When you’re going over your credit file, you may see negative items reported from AFNI. It’s not uncommon for people to have never heard of AFNI before viewing their credit reports. And just as importantly, AFNI may never have actually heard of you.
Who is AFNI?
AFNI Collections, Inc. is located in Bloomington, Illinois. If you do a web search for them, you might get to their business page, but more than likely, you’re going to reach a consumer complaint or anti scam website.
Why is AFNI trying to get money from me?
While the collection attempts may seem personal, in many cases they are anything but. AFNI Collections, Inc., is well-known for attempting to collect on debts that are 10 years old and even older. This practice led to a great many complaints when they started to send out notices for charge-offs from Verizon and Cingular. In fact, AFNI attempted to collect from people who’d never even had accounts with either company.
Why the mix-up? AFNI, like many third-party debt collectors, buys old debts for pennies on the dollar and then tries to get the entire amount from the “debtor”. Almost always, the statute of limitations has run out on these debts, meaning that AFNI has to resort to strong arm collection tactics in the hope of intimidating consumers to pay.
Additionally, when the owner of the debt cannot be verified, they have been known to go after individuals who may have similar names, without verifying the debt. AFNI operates its debt collection practices across the entire USA and possibly Canada as well. New York and Miami both have filed class action suits against AFNI Collections, Inc. for fraud and threatening letters and shady collection tactics.
According to Verzion’s Fraud Investigation Department, AFNI probably is using skip tracing – looking up people with the same name to see if they can find a target to send their dun letters. Unfortunately, there have been many cases where the individual contacted about the debt was not the right person. Rather than admitting the mistake, AFNI continued to pursue collection activity. AFNI is also known for trying to collect on debts that were paid off, and there are several cases on their complaint record about reporting loans and debts that never actually existed to the three credit report bureaus loans. Essentially, supplying entirely false information.
In 2007, AFNI was sued when it broke federal law going after people for old Verizon bills. Some of the recipients of the collection letters never even had a Verizon account – yet some paid anyway, because they were afraid of the effect it would have on their credit. This kind of intimidation is exactly why AFNI continues these unscrupulous practices — it’s effectively free money for them.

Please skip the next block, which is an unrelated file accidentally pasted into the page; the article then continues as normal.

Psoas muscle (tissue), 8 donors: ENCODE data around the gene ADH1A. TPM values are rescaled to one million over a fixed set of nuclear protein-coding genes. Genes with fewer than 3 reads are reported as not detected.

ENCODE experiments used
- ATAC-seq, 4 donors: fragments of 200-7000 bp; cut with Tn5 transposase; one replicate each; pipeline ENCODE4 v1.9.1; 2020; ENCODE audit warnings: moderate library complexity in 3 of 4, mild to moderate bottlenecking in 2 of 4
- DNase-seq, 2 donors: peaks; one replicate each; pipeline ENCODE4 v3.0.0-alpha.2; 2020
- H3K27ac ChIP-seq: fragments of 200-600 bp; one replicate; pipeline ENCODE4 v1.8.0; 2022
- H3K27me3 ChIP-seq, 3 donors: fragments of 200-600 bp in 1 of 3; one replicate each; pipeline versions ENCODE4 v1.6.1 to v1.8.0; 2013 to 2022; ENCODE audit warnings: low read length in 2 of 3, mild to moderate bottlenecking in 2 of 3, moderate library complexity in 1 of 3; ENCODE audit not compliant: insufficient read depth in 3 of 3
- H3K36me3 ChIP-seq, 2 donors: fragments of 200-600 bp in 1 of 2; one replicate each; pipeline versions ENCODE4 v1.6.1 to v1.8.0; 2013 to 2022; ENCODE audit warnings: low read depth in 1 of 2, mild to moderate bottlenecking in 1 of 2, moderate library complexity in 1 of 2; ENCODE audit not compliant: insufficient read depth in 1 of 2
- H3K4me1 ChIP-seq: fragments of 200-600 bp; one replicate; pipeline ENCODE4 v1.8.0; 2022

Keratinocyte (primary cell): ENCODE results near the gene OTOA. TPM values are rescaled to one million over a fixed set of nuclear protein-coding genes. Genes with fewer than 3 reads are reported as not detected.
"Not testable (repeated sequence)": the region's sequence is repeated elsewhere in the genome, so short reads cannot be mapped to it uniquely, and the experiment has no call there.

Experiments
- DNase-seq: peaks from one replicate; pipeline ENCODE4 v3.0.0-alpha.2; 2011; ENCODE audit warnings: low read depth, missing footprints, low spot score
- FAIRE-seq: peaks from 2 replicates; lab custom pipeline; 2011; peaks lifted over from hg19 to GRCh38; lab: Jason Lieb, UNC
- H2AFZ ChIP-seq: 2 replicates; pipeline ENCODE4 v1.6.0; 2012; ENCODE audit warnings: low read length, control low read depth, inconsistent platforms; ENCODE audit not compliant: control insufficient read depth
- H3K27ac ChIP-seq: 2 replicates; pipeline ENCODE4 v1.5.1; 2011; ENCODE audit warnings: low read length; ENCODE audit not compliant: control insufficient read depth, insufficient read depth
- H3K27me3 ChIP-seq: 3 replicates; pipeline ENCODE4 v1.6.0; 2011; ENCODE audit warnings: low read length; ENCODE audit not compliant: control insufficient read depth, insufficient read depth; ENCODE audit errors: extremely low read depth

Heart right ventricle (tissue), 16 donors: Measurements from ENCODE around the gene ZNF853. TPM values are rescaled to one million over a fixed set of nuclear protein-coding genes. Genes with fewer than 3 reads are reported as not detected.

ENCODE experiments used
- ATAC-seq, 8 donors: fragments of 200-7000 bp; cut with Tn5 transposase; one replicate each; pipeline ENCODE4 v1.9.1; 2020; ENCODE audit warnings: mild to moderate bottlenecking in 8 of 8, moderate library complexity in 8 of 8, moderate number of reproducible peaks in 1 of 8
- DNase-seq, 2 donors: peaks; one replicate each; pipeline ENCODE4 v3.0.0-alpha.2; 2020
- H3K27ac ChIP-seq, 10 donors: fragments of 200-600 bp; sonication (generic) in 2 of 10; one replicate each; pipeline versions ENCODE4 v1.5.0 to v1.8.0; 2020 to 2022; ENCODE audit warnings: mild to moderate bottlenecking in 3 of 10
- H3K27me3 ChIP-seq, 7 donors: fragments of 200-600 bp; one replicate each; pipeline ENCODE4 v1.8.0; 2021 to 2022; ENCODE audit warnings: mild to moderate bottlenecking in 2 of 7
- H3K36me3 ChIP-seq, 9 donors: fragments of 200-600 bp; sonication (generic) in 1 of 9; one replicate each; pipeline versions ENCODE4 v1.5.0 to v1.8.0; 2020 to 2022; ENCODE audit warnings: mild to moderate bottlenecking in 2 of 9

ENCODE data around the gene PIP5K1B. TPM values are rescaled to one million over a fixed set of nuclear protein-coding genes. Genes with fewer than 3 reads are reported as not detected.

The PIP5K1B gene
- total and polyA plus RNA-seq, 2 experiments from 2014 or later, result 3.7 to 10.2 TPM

They also have been on record as adding a collection fee — a hefty one — in addition to the debt owed. While this is legal for your original creditor to do, third party debt collectors cannot add in fees unless the original agreement with the creditor specifically allows it.
How to Deal with AFNI Safely
While you can typically settle things with creditors over the phone and get follow-up information in writing before you act, you should avoid dealing with AFNI over the phone if at all possible, given their reputation.
According to reports, they will attempt to track your phone number back and harass you once they have it. Additionally, if you call them they will offer to send a “Fraud/Dispute Resolution” package, which will take 2 weeks to get to you.
In this kit, AFNI asks copies of your driver’s license and social security card, proof of citizenship, proof of residence like a bank statement, tax document or utility bill, and any copies of police reports or such involving ID theft. They also ask for copies of anything else you think they might need to help solve your case. More often than not, people who submit the requested information find that AFNI uses it to intensify their collection attempts.
The best way to deal with AFNI is to use the postal service. Always contact them via certified mail and keep your proof of receipt. Do not pay them anything until you verify you actually owe a debt — they are notorious for pulling old debts up and attaching them to similar names because they cannot find the original debt’s owner, and you don’t want to pay a debt that isn’t even yours.
Finally – get your credit reports and go over them to track down inaccurate AFNI listings and dispute them. You do not need to do so with AFNI itself — you can file the report directly with the credit bureau or get the help of a credit repair agency to handle the dispute on your behalf.
If AFNI is harassing you over a debt you don’t owe, you can also contact the DCA (Department of Consumer Affairs) and Attorney General in your state, and the FTC (Federal Trades Commission.)